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Nitrogen Saturation Studies

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The chronic deposition of nitrogen from the atmosphere is a recent stress to New England forests resulting from the combustion of fossil fuels. Nitrogen is a limiting nutrient to most terrestrial ecosystems, but may be a pollutant in aquatic ecosystems and drinking water. Therefore there are many fundamental and applied questions regarding the impact of long-term additions of nitrogen to our landscape. We have investigated the long-term response of nitrogen-limited forests to this novel disturbance since 1990. Two stands (red pine and mixed hardwood) have been given fertilizer N applications that are one and three times the current atmospheric N deposition in central Europe.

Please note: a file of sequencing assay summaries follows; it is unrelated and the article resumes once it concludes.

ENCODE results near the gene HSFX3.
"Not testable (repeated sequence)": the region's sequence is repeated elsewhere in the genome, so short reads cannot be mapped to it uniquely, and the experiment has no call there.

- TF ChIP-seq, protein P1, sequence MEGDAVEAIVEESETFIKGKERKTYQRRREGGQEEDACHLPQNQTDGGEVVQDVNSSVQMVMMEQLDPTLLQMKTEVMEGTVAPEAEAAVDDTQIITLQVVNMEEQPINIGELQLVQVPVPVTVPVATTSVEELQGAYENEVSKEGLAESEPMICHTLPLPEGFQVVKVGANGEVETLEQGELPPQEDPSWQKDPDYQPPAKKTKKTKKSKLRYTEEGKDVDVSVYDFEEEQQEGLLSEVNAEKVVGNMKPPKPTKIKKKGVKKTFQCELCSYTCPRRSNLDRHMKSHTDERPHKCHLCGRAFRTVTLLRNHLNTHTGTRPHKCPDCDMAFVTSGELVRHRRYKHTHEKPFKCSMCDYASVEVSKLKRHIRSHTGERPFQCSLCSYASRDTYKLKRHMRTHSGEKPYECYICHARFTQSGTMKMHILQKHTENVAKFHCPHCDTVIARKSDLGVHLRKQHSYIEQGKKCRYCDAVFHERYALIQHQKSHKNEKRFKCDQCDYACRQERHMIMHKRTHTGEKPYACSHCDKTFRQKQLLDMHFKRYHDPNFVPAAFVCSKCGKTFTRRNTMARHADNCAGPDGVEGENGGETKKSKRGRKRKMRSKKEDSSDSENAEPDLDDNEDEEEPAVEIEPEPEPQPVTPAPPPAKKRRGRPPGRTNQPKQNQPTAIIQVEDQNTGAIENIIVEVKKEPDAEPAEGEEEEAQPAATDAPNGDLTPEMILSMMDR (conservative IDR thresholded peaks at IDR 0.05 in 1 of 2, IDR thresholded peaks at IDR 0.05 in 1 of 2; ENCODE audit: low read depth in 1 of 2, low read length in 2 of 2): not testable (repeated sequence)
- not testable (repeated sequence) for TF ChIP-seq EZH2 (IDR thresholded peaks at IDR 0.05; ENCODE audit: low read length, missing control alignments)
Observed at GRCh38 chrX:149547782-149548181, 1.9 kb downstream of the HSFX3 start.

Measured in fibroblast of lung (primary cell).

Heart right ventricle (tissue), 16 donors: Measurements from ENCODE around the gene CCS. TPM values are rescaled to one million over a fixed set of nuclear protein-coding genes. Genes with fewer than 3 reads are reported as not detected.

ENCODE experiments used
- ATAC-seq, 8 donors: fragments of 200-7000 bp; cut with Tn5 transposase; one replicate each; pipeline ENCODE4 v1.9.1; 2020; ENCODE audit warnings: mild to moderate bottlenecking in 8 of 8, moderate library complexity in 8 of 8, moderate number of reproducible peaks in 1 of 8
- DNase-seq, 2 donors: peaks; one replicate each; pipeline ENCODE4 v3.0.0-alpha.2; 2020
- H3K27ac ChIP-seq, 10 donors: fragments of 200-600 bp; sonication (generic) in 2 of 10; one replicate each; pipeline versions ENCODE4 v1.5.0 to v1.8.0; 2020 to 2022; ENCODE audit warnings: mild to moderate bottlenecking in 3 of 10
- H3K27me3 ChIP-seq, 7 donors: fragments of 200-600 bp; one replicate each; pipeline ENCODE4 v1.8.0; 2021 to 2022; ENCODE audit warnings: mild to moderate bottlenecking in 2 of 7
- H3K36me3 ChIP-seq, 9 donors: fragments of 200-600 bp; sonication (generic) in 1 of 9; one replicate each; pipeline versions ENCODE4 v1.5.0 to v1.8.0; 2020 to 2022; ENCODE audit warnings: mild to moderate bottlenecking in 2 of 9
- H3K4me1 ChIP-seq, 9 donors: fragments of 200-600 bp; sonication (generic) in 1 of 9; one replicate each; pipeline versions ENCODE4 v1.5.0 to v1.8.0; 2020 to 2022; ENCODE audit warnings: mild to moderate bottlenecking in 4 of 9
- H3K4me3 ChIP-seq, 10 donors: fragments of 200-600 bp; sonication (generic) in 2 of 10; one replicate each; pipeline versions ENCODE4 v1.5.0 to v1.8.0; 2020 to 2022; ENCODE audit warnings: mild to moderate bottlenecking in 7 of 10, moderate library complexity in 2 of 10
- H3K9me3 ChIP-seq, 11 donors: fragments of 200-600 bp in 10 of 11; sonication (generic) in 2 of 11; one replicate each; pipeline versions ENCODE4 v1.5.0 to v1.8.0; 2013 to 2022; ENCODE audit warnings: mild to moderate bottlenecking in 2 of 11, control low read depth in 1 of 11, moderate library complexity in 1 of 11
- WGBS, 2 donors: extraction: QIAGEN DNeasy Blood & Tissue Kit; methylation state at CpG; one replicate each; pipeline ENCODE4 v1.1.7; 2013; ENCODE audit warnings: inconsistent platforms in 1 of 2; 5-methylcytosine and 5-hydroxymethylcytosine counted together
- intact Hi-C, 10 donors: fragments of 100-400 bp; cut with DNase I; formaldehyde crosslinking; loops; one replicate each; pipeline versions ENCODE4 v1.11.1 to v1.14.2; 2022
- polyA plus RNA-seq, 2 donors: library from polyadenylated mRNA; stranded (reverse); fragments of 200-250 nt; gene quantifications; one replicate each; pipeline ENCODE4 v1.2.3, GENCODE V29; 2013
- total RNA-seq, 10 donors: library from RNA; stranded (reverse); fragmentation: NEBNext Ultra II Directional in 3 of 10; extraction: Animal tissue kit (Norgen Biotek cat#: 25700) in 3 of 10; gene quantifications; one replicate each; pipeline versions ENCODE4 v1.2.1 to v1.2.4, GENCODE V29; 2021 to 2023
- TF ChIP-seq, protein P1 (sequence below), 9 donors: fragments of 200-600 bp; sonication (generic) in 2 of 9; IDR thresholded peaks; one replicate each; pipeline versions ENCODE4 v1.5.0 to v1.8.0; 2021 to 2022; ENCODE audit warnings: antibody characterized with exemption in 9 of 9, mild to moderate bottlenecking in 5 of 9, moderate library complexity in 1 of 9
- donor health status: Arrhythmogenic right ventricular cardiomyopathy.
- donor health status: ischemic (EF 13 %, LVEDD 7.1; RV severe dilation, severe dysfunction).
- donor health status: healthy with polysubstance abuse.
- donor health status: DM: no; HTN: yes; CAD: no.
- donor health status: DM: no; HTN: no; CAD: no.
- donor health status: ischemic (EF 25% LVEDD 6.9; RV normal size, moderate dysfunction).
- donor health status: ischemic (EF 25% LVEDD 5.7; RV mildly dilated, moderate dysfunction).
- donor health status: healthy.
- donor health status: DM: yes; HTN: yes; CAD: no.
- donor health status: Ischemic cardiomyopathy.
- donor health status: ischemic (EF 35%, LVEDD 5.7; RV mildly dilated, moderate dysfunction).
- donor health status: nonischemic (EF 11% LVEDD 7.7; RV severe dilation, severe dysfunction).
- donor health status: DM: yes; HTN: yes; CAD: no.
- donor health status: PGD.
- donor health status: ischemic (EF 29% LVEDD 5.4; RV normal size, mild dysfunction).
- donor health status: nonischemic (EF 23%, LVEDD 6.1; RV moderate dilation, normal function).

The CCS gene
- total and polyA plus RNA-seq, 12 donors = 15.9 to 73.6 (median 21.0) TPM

Measured field processes include:

  • net N mineralization
  • net nitrification
  • N leaching
  • litter fall
  • aboveground NPP
  • fine-root turnover
  • foliar chemistry
  • soil fluxes of CH4, N2O, and CO2

In 1991 and 1992 we added 15N-labeled ammonium and nitrate separately to half of each control and low N plot to follow the movements of added N into soil and vegetation.

This project is supported by the Harvard Forest Long-Term Ecological Research Program.